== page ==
Executives confront AMLO over elimination of Mexico Tourism Board

Cutting Mexico's Tourism Board is a bad idea, president told at Tianguis Turistico in Acapulco

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Tanguis Turistico de Acapulco 2019.

Acapulco, Guerrero — Tourism executives at the national tourism fair faced down the president and minced no words about his dismantling of the Mexico Tourism Board.

A speech at the opening ceremony of the 44th annual Tianguis Turistico nudged President Andres Manuel Lopez Obrador, who was in attendance, that “tourism is a key piece in the economy.”

Luis Barrios Sanchez, head of the National Association of Hotel Chains, said that tourism contributes 8.8 percent of the country’s GDP.

“We cannot ignore that the United States is and will continue to be the main tourist client of the country, representing 60 percent of air tourism and practically all land and border travels,” he said.

Air capacity fell by 1.7 million seats in 2018. Meanwhile, Sanchez said, while the Bahamas, Jamaica, Puerto Rico and the Dominican Republic added capacity.

“We need your support to have capital to carry out Mexico’s tourism promotion,” Sanchez told the president, to applause from the audience, according to a report from the trade site Travel Weekly.

Sanchez praised the plan for a Mayan Train route on the Yucatan Peninsula, agreeing that it will bring new visitors to the southeast of the country and open up previously hard-to-reach sites.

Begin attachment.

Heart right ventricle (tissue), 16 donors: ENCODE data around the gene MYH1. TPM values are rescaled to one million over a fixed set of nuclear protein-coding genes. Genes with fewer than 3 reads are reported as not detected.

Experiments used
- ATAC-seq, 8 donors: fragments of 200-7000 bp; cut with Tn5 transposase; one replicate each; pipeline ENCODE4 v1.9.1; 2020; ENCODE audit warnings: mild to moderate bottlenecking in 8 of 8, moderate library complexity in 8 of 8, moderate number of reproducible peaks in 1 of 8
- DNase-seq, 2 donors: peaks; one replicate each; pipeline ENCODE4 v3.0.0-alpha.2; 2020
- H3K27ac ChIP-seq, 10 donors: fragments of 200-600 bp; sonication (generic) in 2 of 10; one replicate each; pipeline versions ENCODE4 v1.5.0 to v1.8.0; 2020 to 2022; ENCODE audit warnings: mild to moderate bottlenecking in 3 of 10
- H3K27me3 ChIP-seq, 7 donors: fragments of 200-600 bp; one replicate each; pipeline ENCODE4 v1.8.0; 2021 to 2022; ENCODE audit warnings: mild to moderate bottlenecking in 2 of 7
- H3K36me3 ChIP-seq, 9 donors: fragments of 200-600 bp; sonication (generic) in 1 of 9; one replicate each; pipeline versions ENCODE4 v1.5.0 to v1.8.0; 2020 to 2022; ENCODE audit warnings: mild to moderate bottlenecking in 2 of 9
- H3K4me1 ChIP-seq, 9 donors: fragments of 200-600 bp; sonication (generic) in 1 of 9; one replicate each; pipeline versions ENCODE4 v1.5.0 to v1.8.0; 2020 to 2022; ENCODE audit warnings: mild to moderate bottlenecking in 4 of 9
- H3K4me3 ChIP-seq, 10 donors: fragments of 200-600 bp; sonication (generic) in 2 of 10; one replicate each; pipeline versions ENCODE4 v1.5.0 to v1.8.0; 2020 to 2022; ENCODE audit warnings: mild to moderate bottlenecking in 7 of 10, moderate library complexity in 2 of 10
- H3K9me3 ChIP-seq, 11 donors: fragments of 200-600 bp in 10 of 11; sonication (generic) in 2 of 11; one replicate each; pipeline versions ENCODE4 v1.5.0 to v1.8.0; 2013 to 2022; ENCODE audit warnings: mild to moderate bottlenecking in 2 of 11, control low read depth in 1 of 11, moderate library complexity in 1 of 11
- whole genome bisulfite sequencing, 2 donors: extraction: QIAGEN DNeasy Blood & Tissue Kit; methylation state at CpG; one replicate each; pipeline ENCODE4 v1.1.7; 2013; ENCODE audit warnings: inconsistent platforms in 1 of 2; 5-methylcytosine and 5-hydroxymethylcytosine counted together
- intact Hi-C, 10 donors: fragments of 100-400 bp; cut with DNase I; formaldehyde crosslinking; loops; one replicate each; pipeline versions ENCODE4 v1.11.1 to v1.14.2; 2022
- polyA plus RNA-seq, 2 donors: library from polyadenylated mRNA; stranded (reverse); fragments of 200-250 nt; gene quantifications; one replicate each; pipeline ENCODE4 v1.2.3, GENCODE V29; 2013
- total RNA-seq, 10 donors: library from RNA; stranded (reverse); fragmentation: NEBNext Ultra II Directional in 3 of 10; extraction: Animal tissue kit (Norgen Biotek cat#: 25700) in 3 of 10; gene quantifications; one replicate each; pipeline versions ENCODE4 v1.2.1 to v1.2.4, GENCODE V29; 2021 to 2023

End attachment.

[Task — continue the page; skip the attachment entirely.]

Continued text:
“However, the financing of this work cannot leave behind the effort of attraction of tourism,” he cautioned.

Sanchez asked the government to contribute about 0.5 percent of the revenue tourism brings to Mexico to promote the industry.

Lopez Obrador was the last speaker to take the stage, and while he did not directly respond to Sanchez, his prepared statement addressed tourism.

“To reiterate what has been said, tourism is fundamental because it produces wealth, but also tourism distributes wealth,” he said. “That is why the commitment to support tourism is sincere.” 

While not addressing the Mexico Tourism Board, he said the urban development of tourist cities and reducing crime both help attract foreign visitors.

“Here in Acapulco, for example, [the city] has already started an urban development program in El Renacimiento neighborhood,” he said. “We have committed resources for urban development, introducing water drainage, improving the streets, putting in public lighting, expanding and creating centers for recreation and also public safety.” 

The government also plans to invest in Los Cabos, the Bay of Banderas region, Playa del Carmen and Puerto Vallarta, he said.

The tourism fair will be held in Merida, Yucatan, next year — an opportunity to show the world how far the Gulf side of the Peninsula has fared under the Lopez Obrador government.

Source: Travel Weekly

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